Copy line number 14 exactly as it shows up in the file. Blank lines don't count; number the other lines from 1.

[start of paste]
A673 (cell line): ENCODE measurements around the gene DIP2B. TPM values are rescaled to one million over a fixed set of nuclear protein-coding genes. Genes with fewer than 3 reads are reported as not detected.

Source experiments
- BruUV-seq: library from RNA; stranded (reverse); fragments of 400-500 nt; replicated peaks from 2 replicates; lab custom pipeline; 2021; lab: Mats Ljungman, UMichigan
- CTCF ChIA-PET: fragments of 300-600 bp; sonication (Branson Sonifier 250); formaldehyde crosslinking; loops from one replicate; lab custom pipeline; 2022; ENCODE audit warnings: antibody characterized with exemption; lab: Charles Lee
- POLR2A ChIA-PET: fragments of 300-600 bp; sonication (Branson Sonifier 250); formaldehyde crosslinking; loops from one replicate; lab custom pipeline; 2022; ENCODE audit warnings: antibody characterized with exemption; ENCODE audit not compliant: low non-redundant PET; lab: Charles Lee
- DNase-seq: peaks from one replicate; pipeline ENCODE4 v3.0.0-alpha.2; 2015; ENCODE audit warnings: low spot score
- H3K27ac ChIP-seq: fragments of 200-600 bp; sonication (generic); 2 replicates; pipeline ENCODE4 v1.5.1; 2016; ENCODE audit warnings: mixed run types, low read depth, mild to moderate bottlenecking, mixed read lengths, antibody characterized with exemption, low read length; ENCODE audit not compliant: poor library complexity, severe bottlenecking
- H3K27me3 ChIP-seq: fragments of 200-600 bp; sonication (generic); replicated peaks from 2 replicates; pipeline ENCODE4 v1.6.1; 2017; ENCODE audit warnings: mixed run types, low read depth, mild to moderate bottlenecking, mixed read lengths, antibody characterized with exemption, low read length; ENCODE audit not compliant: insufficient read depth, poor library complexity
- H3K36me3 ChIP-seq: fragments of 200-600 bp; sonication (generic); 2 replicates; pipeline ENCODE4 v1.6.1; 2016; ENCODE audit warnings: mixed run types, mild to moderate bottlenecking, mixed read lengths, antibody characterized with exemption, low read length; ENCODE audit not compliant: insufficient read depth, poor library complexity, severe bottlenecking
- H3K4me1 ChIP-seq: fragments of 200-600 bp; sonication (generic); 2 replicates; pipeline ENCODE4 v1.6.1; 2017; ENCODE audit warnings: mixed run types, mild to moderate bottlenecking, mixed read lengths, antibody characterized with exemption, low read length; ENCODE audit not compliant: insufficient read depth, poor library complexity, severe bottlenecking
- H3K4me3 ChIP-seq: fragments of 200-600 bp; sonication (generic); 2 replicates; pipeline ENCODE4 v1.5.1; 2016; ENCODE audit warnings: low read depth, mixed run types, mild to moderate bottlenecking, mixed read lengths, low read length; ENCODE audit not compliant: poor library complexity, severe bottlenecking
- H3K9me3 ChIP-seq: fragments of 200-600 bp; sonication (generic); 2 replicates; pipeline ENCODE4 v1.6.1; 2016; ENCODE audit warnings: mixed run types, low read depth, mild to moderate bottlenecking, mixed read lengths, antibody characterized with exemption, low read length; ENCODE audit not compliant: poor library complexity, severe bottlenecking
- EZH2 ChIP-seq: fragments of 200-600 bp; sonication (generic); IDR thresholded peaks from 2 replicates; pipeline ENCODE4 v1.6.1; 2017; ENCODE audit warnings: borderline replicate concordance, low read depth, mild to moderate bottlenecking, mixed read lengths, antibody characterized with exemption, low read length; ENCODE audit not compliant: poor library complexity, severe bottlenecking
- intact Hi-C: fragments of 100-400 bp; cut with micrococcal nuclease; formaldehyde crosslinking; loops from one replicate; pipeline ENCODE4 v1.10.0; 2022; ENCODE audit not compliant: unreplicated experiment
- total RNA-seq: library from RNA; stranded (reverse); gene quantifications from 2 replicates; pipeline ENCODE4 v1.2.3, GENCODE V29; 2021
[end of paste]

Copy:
- intact Hi-C: fragments of 100-400 bp; cut with micrococcal nuclease; formaldehyde crosslinking; loops from one replicate; pipeline ENCODE4 v1.10.0; 2022; ENCODE audit not compliant: unreplicated experiment